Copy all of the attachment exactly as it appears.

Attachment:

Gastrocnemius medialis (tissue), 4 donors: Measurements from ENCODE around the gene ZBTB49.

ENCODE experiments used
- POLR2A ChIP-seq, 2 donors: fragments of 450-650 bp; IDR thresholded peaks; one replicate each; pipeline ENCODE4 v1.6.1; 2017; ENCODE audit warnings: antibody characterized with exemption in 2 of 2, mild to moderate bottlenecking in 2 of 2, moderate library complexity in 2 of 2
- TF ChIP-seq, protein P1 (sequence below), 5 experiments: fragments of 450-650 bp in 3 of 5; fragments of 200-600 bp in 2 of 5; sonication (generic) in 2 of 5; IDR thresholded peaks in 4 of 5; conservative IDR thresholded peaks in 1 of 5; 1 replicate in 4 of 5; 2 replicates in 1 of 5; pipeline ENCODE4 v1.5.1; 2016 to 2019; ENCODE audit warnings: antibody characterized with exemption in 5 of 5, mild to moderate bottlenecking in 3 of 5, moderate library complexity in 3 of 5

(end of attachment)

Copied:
Gastrocnemius medialis (tissue), 4 donors: Measurements from ENCODE around the gene ZBTB49.

ENCODE experiments used
- POLR2A ChIP-seq, 2 donors: fragments of 450-650 bp; IDR thresholded peaks; one replicate each; pipeline ENCODE4 v1.6.1; 2017; ENCODE audit warnings: antibody characterized with exemption in 2 of 2, mild to moderate bottlenecking in 2 of 2, moderate library complexity in 2 of 2
- TF ChIP-seq, protein P1 (sequence below), 5 experiments: fragments of 450-650 bp in 3 of 5; fragments of 200-600 bp in 2 of 5; sonication (generic) in 2 of 5; IDR thresholded peaks in 4 of 5; conservative IDR thresholded peaks in 1 of 5; 1 replicate in 4 of 5; 2 replicates in 1 of 5; pipeline ENCODE4 v1.5.1; 2016 to 2019; ENCODE audit warnings: antibody characterized with exemption in 5 of 5, mild to moderate bottlenecking in 3 of 5, moderate library complexity in 3 of 5